10 ways to fix Ontario’s youth unemployment crisis
TheStar.com – opinion/commentary – The province’s growing youth unemployment problem is profoundly complex, but we are not powerless to address it.
Sep 30 2013. By: Bruce Davis
In the aftermath of Jordan Manners’ death in 2007 the province and the Toronto public school board launched Focus on Youth to provide summer camps for thousands of children in Toronto’s toughest neighbourhoods.
The defining strength of Focus on Youth was that it hired and trained 300 teenagers to implement the program.
Those summer jobs created short-term employment — but they also launched 300 young men and women into the world of substantive, meaningful work. Most participants said it was the best experience of their lives.
Since then more than 2,000 teenagers have graduated from the program in Toronto alone and their personal stories are powerful.
We need that same kind of resourcefulness, discipline and dispatch to address the broader issues underlying Ontario’s growing problem of youth unemployment and underemployment.
A new report from the Canadian Centre for Policy Alternatives shows that, at 16.4 per cent, Ontario’s youth unemployment rate is among the worst in Canada, worse even than most of the struggling “rust belt” states in the U.S.
It’s a complex problem to be sure, but one we are not powerless to address. Here are 10 ways we might begin to ease it.
1. Ten provincial ministries are involved in youth employment. They need to be co-ordinated and streamlined, with a youth employment champion empowered to drive the issue across the government.
2. Youth apprenticeship programs need to be reviewed and opportunities for work in the trades expanded. Government procurement, school construction and transit construction should all require organized labour and contractors to train and hire young men and women. Unions are showing leadership in this area but their programs need to be aggressively expanded.
3. Focus on Youth should be expanded in size and scope and focused on hiring youth from priority neighbourhoods. Hiring practices should be carefully monitored to ensure communities are well-served and genuine needs met. Focus on Youth costs a fraction of the Employment Ontario training grants now touted by the provincial government and the New Democrats.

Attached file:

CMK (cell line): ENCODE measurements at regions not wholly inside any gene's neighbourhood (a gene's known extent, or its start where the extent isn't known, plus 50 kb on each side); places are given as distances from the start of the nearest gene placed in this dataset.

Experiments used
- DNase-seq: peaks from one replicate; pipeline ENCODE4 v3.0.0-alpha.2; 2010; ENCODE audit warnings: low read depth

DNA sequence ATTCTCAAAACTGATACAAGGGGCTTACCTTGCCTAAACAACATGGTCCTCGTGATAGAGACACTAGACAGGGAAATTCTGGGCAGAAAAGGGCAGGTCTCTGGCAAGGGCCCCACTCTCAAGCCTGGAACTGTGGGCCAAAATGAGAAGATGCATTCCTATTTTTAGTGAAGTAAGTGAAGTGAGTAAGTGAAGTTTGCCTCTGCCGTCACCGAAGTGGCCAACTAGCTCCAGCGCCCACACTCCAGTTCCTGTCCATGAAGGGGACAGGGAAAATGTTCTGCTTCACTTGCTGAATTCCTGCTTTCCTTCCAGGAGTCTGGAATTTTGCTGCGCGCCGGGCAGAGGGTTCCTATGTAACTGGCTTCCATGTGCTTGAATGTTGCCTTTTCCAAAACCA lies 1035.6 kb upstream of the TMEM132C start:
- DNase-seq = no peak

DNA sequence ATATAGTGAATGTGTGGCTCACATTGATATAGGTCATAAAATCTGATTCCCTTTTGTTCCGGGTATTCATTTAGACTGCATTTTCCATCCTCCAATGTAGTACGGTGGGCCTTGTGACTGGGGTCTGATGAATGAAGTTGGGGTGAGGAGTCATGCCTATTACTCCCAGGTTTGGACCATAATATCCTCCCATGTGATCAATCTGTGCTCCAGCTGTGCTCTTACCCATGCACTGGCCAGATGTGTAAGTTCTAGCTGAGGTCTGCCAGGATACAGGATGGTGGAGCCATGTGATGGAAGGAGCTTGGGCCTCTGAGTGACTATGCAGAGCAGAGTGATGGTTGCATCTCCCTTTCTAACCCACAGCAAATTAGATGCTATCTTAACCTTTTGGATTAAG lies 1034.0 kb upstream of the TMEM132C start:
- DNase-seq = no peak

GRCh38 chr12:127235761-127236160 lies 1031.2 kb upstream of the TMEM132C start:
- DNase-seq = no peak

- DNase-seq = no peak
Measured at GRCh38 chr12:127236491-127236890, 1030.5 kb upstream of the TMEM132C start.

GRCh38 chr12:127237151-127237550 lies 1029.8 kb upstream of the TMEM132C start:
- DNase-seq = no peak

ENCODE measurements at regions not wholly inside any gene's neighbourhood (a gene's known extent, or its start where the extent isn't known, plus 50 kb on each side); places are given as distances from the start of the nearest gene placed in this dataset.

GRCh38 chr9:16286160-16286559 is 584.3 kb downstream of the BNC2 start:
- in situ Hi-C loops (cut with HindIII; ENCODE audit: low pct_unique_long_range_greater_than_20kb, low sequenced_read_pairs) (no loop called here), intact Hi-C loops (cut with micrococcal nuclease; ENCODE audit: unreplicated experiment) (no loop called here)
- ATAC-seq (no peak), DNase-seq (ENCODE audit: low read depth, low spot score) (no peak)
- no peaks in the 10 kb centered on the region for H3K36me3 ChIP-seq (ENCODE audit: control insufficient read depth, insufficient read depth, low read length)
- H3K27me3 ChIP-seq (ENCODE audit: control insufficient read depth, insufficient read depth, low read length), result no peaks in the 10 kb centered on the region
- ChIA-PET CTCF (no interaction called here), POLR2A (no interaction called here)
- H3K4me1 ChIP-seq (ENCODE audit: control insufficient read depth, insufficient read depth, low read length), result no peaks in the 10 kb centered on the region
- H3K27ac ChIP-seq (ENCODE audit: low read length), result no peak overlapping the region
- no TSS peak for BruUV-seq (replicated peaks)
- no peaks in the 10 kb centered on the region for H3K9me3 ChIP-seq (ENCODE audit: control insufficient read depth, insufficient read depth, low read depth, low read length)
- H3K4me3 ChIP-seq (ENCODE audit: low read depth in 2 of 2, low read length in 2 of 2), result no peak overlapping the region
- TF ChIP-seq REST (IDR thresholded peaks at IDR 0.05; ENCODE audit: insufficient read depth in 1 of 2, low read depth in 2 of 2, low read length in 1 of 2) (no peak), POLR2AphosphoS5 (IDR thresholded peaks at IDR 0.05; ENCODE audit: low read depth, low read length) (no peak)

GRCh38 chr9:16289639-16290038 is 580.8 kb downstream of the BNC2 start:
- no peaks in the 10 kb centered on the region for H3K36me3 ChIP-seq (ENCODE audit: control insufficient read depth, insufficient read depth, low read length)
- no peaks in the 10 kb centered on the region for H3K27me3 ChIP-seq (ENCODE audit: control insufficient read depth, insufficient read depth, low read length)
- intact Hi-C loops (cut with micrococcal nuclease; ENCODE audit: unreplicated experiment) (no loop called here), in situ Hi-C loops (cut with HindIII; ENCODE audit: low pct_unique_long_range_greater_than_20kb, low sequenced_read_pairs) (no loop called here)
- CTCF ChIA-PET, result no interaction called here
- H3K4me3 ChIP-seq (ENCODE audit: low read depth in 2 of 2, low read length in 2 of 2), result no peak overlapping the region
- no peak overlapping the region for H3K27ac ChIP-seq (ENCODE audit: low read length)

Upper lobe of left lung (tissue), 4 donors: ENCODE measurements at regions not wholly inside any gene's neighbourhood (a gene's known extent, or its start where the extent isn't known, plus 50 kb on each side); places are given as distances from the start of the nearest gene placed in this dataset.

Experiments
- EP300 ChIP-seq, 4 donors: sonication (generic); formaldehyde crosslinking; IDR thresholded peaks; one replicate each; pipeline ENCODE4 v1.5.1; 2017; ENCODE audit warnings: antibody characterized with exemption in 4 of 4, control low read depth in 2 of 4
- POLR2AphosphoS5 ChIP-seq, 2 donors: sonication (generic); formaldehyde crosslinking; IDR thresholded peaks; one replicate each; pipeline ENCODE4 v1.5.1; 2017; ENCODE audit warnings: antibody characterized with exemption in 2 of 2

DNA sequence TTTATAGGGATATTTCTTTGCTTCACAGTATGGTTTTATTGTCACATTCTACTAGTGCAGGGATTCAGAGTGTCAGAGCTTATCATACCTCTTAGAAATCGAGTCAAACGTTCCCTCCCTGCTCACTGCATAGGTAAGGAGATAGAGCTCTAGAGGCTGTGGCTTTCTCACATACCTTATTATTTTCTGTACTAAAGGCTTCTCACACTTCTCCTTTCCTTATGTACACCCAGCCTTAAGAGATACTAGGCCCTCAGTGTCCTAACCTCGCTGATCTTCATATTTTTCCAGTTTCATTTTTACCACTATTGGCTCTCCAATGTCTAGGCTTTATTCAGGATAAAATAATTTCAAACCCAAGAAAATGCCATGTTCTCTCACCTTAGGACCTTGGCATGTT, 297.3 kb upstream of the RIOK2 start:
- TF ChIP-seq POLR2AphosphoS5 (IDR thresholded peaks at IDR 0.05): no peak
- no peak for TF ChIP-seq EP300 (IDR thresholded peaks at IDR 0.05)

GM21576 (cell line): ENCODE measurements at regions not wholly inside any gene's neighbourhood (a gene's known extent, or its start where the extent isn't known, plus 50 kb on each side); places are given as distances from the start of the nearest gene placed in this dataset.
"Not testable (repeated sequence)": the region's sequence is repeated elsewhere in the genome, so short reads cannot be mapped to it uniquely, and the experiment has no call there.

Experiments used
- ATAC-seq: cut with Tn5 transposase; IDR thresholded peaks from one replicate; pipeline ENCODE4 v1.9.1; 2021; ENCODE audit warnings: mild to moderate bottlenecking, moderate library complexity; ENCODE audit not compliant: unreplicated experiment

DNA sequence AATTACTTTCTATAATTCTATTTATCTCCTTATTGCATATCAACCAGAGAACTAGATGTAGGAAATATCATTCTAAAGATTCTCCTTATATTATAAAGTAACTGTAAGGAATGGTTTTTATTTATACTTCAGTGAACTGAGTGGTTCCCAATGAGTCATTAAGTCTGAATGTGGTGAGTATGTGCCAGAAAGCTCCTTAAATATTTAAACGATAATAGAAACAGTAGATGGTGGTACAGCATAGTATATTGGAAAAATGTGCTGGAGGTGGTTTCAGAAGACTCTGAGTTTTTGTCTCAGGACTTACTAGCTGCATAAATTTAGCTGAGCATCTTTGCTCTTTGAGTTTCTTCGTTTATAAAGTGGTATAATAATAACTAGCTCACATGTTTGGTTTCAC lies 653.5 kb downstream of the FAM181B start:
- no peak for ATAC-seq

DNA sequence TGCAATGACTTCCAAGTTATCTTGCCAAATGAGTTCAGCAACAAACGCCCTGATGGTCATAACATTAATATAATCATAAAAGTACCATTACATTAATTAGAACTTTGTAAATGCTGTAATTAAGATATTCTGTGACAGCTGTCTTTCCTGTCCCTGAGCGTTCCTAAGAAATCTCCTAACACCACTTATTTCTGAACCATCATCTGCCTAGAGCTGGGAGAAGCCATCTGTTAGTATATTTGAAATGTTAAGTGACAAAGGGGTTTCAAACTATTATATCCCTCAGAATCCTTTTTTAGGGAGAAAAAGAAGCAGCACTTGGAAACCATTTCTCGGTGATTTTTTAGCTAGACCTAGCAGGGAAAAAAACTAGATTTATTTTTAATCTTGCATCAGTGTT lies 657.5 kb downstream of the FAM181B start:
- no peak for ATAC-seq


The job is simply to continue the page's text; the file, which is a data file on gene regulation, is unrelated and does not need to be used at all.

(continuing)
4. Let’s use taxpayer money to stimulate greater community service and workplace experience. Turn the 30 per cent tuition credit created by the McGuinty government at a cost of $500 million a year into paid placements so that post-secondary students can work with non-profit organizations or schools or hospitals. Imagine launching 300,000 tutors in after-school programs at no incremental cost to the government.
5. The Youth in Policing program needs to be doubled and the focus changed to allow 16-18 year olds to spend more time in the program before applying to police college. Use these funds to support hard-to-serve or racialized youth. Working with the Somali community in Toronto, I have seen these youth shut out of policing. Why is there only one Somali-Canadian police officer in Toronto? We can do better.
6. The horse racing industry wants OLG subsidies? Let them hire youth from our towns and cities to clean their stables. Why doesn’t the Ministry of Natural Resources hire kids from TCHC? That money is already being spent, but spending it smartly will change lives forever.
7. Provincial suppliers and regulated industries and provincial transfer partners like school boards, hospitals, municipalities and post-secondary schools should be required by law to develop youth employment plans that clearly outline how they can hire and train more youth. This isn’t a set-aside to hire youth, but a requirement to develop and submit realistic plans to the government. Private sector employers with more than 50 employees could also be mandated to develop these plans.
8. For smaller businesses, why not allow them to deduct a portion of each new young employee’s salary from their education property taxes?
9. Increasing Ontario’s minimum wage is important to support working families, but the province should maintain a lower minimum wage for teenagers to entice employers.
10. Ontario is currently facing a massive glut of trained but unemployed teachers. Create Teach for Ontario (T4O) to hire 1,000 recent graduates and place them in priority neighbourhoods; this could be funded by enticing veteran teachers to take early leaving packages, which will create more jobs for young teachers.
None of these solutions is simple, but nor are they impossible. When we created Focus on Youth in six weeks in 2007 many said it couldn’t be done. We did it. And the Minister of Education at the time? Kathleen Wynne.
Bruce Davis is the President of Public Progress Inc. and the Gananoque Brewing Company. He is a former Chair of Toronto District School Board. Since 1997 he has hired more than two dozen young employees.
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